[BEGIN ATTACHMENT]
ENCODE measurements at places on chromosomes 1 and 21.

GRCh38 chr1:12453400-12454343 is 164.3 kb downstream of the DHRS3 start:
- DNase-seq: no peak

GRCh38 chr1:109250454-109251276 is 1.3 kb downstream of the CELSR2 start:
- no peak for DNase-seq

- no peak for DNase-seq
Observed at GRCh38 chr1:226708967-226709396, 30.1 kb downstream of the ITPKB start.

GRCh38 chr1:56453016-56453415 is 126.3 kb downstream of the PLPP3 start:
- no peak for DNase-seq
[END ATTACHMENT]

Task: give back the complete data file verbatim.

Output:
ENCODE measurements at places on chromosomes 1 and 21.

GRCh38 chr1:12453400-12454343 is 164.3 kb downstream of the DHRS3 start:
- DNase-seq: no peak

GRCh38 chr1:109250454-109251276 is 1.3 kb downstream of the CELSR2 start:
- no peak for DNase-seq

- no peak for DNase-seq
Observed at GRCh38 chr1:226708967-226709396, 30.1 kb downstream of the ITPKB start.

GRCh38 chr1:56453016-56453415 is 126.3 kb downstream of the PLPP3 start:
- no peak for DNase-seq